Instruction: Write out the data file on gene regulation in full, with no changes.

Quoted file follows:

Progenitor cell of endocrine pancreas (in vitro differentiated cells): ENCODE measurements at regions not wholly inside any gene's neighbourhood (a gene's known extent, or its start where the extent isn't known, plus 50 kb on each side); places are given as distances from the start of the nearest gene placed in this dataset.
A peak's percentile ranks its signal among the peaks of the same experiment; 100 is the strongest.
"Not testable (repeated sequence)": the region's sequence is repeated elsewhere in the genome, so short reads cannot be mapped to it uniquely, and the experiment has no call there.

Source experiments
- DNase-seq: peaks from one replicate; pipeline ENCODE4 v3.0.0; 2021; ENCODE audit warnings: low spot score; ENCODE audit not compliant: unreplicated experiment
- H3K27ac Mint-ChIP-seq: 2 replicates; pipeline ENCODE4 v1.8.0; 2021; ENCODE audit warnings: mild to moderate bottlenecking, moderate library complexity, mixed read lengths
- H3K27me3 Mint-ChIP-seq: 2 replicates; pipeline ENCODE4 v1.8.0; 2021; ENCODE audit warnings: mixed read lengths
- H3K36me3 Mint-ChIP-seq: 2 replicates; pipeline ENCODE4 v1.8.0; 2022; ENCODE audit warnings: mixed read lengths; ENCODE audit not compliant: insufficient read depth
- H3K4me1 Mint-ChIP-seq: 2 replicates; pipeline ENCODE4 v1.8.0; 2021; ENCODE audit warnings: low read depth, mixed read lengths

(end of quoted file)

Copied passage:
Progenitor cell of endocrine pancreas (in vitro differentiated cells): ENCODE measurements at regions not wholly inside any gene's neighbourhood (a gene's known extent, or its start where the extent isn't known, plus 50 kb on each side); places are given as distances from the start of the nearest gene placed in this dataset.
A peak's percentile ranks its signal among the peaks of the same experiment; 100 is the strongest.
"Not testable (repeated sequence)": the region's sequence is repeated elsewhere in the genome, so short reads cannot be mapped to it uniquely, and the experiment has no call there.

Source experiments
- DNase-seq: peaks from one replicate; pipeline ENCODE4 v3.0.0; 2021; ENCODE audit warnings: low spot score; ENCODE audit not compliant: unreplicated experiment
- H3K27ac Mint-ChIP-seq: 2 replicates; pipeline ENCODE4 v1.8.0; 2021; ENCODE audit warnings: mild to moderate bottlenecking, moderate library complexity, mixed read lengths
- H3K27me3 Mint-ChIP-seq: 2 replicates; pipeline ENCODE4 v1.8.0; 2021; ENCODE audit warnings: mixed read lengths
- H3K36me3 Mint-ChIP-seq: 2 replicates; pipeline ENCODE4 v1.8.0; 2022; ENCODE audit warnings: mixed read lengths; ENCODE audit not compliant: insufficient read depth
- H3K4me1 Mint-ChIP-seq: 2 replicates; pipeline ENCODE4 v1.8.0; 2021; ENCODE audit warnings: low read depth, mixed read lengths